New research will investigate how pollution impacts our country’s rivers, develop better monitoring methods and put forward solutions for better chemical management to improve water quality.

The Natural Environment Research Council (NERC) and Defra are investing a total of £8.4 million to better understand current and projected changes in the quality of UK freshwaters, with two of the five funded projects led by the UK Centre for Ecology & Hydrology (UKCEH).

Pollutants from agricultural and industrial chemicals, plastic, sewage and wastewater have negative impacts upon the ecosystems that we rely on, contaminating river water and threatening animals and plants. Their use throughout society has led to increasing concentrations and diversity of chemical pollutants in the environment.

In addition to these pressures, climate change is also expected to affect the quality and biodiversity of UK rivers.

A project led by UKCEH will develop a model to make predictions about future chemical inputs, river quality and biodiversity, with future scenarios based on a range of possible changes in society and climate. 

Principal investigator Dr Victoria Bell of UKCEH explains: “Our modelling will enable us to provide a range of projections for river catchments across the UK which will support policy-makers in developing plans for adaptation, mitigation and detection of risks associated with future changes in water quality.”

The project, Long-term and Large-scale Freshwater Ecosystems (LTLS-FE), also involves Cardiff University, British Geological Survey (BGS), Rothamsted Research and Bowburn Consultancy. It will receive around £2 million over four years from NERC and Defra's Understanding changes in quality of UK Freshwaters programme.  

Meanwhile, a separate project led by Dr Daniel Read of UKCEH will focus on understanding the link between the sources of chemical pollutants and their pathways, fate, and ecological impacts in freshwater ecosystems. There will be an emphasis on investigating the impacts on freshwater microbes and the ecosystem functions they perform.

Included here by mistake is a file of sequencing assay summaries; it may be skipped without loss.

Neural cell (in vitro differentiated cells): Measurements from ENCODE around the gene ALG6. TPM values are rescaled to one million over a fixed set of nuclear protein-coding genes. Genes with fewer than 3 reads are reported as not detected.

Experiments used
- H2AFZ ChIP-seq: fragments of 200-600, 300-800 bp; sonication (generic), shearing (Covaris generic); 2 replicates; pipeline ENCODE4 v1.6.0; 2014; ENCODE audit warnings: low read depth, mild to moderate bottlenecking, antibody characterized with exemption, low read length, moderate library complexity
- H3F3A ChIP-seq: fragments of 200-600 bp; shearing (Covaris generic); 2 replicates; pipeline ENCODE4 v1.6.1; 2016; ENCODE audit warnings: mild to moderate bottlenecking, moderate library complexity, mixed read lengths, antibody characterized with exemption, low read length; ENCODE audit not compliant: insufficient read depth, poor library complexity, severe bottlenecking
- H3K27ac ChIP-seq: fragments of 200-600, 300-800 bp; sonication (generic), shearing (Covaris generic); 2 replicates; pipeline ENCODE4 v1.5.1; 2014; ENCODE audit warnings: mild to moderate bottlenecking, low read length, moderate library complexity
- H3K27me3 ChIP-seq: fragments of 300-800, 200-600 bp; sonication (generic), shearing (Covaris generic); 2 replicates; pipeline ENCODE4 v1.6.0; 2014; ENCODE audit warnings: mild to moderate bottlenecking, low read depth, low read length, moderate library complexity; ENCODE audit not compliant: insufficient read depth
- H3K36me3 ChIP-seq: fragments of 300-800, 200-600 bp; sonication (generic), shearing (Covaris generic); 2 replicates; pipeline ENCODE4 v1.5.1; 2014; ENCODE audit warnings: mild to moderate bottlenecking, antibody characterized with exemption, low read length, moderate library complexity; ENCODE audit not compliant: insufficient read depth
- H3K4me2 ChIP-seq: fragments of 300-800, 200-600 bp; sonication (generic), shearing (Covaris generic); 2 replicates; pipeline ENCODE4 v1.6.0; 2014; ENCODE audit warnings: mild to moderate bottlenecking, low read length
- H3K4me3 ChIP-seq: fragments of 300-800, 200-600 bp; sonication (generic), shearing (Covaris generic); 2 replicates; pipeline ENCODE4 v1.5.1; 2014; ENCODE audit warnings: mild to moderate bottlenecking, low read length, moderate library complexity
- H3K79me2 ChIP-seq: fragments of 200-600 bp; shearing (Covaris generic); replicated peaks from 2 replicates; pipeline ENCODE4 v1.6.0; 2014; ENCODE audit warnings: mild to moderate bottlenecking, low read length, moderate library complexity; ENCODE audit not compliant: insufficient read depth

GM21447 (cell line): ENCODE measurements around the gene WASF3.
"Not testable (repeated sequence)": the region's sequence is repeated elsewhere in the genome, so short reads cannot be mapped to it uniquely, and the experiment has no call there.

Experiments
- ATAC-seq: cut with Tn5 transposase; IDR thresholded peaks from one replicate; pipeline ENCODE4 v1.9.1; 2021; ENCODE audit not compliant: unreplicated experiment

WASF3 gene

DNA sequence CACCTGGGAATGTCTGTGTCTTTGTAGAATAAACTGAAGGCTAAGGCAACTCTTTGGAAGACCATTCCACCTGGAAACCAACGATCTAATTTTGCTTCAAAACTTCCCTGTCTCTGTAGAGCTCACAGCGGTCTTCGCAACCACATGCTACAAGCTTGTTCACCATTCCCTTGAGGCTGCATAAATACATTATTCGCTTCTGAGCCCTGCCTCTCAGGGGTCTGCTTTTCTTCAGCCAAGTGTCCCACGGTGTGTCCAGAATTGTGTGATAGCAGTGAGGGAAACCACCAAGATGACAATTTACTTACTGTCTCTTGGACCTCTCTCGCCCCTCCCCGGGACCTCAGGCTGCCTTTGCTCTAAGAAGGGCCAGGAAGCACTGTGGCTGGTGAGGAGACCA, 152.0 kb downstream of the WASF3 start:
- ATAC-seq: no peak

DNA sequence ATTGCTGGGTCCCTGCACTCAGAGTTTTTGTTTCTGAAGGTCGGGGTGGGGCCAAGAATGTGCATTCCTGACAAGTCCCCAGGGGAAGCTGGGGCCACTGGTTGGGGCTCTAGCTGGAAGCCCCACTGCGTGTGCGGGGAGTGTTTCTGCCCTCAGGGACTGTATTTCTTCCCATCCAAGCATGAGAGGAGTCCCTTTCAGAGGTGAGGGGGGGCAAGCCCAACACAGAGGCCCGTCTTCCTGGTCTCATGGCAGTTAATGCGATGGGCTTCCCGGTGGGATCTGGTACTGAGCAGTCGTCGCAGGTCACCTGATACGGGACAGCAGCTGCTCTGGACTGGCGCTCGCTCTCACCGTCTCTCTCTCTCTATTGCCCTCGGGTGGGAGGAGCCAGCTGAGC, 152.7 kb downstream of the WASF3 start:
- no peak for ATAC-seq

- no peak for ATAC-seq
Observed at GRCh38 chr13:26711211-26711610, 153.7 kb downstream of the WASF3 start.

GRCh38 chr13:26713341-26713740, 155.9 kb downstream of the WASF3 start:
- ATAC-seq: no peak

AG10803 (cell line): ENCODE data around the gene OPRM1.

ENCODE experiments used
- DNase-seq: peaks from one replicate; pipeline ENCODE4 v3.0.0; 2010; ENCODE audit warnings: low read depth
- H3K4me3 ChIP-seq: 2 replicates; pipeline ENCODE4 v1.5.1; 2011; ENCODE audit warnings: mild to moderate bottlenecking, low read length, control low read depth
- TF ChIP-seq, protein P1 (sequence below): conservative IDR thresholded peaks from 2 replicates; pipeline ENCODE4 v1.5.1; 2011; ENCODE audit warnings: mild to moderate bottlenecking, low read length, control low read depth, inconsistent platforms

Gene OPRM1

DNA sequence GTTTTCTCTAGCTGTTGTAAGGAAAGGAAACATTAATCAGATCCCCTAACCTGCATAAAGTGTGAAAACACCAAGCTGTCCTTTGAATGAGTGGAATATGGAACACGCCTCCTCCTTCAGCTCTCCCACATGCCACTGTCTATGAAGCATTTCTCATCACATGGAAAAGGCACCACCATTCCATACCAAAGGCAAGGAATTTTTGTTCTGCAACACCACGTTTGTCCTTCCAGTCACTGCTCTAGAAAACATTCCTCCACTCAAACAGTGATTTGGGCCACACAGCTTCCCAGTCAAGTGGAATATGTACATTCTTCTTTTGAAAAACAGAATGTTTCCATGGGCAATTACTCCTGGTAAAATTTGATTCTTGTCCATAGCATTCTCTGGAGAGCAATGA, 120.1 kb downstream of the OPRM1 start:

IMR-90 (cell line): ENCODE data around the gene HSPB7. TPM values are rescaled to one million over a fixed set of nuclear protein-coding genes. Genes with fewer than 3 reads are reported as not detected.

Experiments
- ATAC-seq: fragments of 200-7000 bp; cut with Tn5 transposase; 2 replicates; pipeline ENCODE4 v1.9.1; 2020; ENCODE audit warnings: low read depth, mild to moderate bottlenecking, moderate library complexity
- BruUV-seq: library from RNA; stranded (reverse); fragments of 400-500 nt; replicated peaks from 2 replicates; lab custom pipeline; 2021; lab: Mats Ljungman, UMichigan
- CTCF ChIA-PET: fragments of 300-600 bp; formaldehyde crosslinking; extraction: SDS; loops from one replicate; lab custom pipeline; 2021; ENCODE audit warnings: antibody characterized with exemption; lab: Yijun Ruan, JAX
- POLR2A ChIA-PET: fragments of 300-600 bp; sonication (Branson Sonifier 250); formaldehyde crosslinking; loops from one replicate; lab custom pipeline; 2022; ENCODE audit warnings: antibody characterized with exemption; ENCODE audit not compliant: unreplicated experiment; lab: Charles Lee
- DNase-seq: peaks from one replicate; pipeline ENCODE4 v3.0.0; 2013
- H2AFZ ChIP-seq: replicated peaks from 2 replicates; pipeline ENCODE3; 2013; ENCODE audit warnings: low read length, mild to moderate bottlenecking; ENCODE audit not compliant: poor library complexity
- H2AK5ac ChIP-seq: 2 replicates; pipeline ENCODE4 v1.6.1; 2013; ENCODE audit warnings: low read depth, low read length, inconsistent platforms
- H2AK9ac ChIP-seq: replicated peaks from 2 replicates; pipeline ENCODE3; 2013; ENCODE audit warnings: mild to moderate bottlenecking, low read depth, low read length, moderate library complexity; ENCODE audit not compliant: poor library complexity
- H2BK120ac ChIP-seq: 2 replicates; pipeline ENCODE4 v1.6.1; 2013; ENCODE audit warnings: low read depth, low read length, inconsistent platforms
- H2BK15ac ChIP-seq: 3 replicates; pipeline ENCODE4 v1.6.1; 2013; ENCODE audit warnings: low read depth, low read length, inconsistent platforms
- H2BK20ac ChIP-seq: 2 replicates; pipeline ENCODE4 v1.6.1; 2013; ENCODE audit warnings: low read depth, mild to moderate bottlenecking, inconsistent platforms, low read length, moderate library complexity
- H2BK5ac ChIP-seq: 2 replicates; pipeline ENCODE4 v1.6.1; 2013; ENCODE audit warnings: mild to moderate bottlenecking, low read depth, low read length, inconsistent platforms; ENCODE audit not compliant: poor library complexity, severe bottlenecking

“We will identify chemical pollutants that can modify the structure and function of freshwater ecosystems, develop models to predict the scale of the threats they pose, and work with regulatory, industry and charity partners to develop solutions to manage the impacts of chemicals on freshwaters,” says Dr Read.

The research, which will use the River Thames and Bristol Avon catchments as case studies, and will include an investigation into how chemicals in sewage effluent from wastewater treatment works impact upon freshwater microbial ecology. The research, which will use the River Thames and Bristol Avon catchments as case studies, will include an investigation into how chemicals in sewage from local wastewater treatment works impact upon ecosystems. 

The project, Pathways of chemicals into freshwaters and their ecological Impacts (PACIFIC), will receive almost £1.8 million over four years. UKCEH’s partners are University of Bath, the University of Oxford and the Environment Agency.

UKCEH is also part of a £2 million project led by University of Stirling that will explore how pollution and climate change are impacting freshwater ecosystems, to inform priorities for policy, regulation and investment. Researchers will use cutting-edge data analysis to improve our understanding of the impact of cocktail of pollutants from rural and urban sources interact with rivers and ecosystems, using the River Almond, Lothian, as a case study. They will devise a system to monitor and measure pollution. 

Details of all the research projects funded as part of the Understanding changes in quality of UK Freshwaters programme are on the UKRI website.